Why is Wimbledon still promoting plastic bottle usage?

Campaigners say prestigious tournament has ‘profile and influence to generate massive change, and they’re using it to promote single-use plastic’

<p>Emma Raducanu takes a drinks break during a practice session ahead of the 2022 Wimbledon Championship</p>

Emma Raducanu takes a drinks break during a practice session ahead of the 2022 Wimbledon Championship

As well as stars including Emma Raducanu, Andy Murray and Serena Williams, tennis fans will have noticed something else on Wimbledon’s hallowed Centre Court this week: plastic bottles.

Campaigners have criticised the All England Lawn Tennis Club, which runs Wimbledon, and Evian, which sponsors the competition, for providing players with single-use plastic bottles despite the harm plastic pollution is causing the environment.

“Plastic bottles – the product Evian manufactures – are the second most common form of plastic pollution in our oceans, after plastic bags,” Maja Darlington, plastics campaigner for Greenpeace UK, told The Independent.

Andy Murray during a press conference following his defeat to John Isner on Wednesday

Wimbledon has “the profile and influence to generate massive change, and they’re using it to promote single-use plastic,” Ms Darlington said. “It’s disappointing.”

Sian Sutherland, co-founder of A Plastic Planet, which campaigns for the world to “turn off the plastic tap”, said there was “no need” for players at Wimbledon to use single-use plastic bottles.

“Shame on Evian for not taking the opportunity of such a symbolic sporting event to show, at least, the fact that they’re now using aluminium cans,” she said. “Shame on them for not using a reusable [bottle].”

The All England Lawn Tennis Club and Danone, which owns Evian, said they were exploring refill solutions for on-court.

In the meantime, the bottles made available for players were 100 per cent recycled, excluding the cap and label, and Evian water dispensers and glass refillable bottles were available in parts of the ground, a spokesperson for Danone said.

Evian is also running a scheme to incentivise recycling on-site and around Wimbledon town centre.

But Ms Sutherland said recycled plastic was “never the answer.”

“When we’re still only recycling less than 10 per cent of our plastic in the UK, we have to stop pretending that recycling is the answer,” she said.

The All England Club says it aims to have a positive environmental impact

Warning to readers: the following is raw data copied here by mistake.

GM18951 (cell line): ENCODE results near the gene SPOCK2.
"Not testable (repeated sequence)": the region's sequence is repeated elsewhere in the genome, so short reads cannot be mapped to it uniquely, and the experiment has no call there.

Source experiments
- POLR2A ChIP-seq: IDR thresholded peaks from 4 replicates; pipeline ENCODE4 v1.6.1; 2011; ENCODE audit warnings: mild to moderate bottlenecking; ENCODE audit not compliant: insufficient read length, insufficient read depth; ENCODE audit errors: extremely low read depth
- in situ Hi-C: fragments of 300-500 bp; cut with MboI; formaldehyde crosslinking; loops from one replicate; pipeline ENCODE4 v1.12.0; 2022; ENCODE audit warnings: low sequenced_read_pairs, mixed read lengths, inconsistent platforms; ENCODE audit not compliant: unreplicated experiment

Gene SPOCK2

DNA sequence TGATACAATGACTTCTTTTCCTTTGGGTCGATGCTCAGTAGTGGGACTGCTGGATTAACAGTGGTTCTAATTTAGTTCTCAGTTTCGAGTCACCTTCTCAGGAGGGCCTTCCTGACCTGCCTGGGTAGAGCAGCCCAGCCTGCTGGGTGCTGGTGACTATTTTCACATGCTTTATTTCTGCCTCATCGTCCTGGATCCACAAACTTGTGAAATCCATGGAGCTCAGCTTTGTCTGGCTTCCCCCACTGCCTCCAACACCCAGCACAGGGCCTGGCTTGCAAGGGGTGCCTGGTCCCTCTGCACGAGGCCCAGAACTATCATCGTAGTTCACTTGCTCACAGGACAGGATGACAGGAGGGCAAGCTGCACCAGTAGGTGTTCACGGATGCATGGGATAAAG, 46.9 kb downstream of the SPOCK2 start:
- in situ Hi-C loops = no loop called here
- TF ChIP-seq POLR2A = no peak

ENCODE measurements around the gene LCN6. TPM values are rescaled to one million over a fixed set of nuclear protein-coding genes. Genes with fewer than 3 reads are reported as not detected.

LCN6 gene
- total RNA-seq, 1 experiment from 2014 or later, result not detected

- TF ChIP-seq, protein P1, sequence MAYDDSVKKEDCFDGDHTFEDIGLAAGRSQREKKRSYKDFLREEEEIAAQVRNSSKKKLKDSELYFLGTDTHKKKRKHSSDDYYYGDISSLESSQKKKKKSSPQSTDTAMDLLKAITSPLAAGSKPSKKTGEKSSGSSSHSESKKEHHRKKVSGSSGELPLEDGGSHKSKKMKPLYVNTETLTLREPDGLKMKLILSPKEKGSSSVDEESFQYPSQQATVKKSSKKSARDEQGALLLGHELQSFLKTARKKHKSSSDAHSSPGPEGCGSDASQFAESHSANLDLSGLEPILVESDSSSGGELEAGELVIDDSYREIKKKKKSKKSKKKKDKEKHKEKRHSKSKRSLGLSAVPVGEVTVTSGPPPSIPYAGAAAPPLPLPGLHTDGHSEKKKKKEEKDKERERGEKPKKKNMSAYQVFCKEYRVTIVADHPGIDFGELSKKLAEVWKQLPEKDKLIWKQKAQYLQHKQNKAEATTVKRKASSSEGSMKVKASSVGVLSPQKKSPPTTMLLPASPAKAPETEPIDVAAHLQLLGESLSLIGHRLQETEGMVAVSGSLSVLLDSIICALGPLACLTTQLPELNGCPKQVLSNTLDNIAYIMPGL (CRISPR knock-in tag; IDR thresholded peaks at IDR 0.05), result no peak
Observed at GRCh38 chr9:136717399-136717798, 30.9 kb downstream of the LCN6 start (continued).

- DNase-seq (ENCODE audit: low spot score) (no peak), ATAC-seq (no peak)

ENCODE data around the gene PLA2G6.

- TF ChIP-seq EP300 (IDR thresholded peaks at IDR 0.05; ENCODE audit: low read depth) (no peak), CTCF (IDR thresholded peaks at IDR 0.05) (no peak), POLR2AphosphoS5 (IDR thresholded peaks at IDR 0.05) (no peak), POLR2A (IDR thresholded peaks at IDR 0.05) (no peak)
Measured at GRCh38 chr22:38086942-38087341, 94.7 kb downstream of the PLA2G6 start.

The government estimates that just over 40 per cent of plastic packaging waste in the UK was recycled in 2018. However, the National Audit Office has questioned the government’s data, and Greenpeace has estimated that the true proportion to be less than 10 per cent.

Single-use plastics, also referred to as disposable plastics, are broadly defined as items intended to be used only once before they are thrown away or recycled.

Plastic is polluting the world’s rivers, lakes and oceans and harming its wildlife. Pictures of sea creatures tangled up in plastic pollution has become a defining image of our era.

Discarded plastic breaks down into microplastics, tiny plastic particles under 5mm in size, which have been found across the planet – from the world’s oceans to the air we breathe – and even in our blood.

A study published this week found that viruses can survive and remain infectious by “hitch-hiking” on microplastics in freshwater, raising concern about the impact on human health.

Hattie Park, the sustainability manager for The All England Lawn Tennis Club, said it always wants to improve and do things better, and that if Evian and the club could work together to find a refill solution on-court then “that’s what we’d like to do”.

Ms Park said she believed players have to use plastic Evian bottles on-court but said they were welcome to refill the bottles, and said quite often they did to add hydration salts.

Ms Park said that while Evian water bottles were also sold on-site, there were lots of water refill points so visitors to the Championships could refill their own bottles. Hot and cold drinks are served in reusable plastic cups which are washed and reused year-on-year, she said.

Customers pay a £1 deposit to incentivise the return of the cups, or they can drop them off in charity return points to donate the deposit to the Wimbledon Foundation. Messaging on the cups encourages users to reduce plastic waste, she added.

The All England Club says it aims to have a positive environmental impact by reducing emissions from operations to net zero and contributing to net gain in biodiversity by 2030. It also aims to use its influence to inspire wider action.

“We’re really lucky during Wimbledon that we have the opportunity to engage with a really wide audience,” said Ms Park. “Obviously tennis is the main event, but we do have a chance to talk about other things we care about.”

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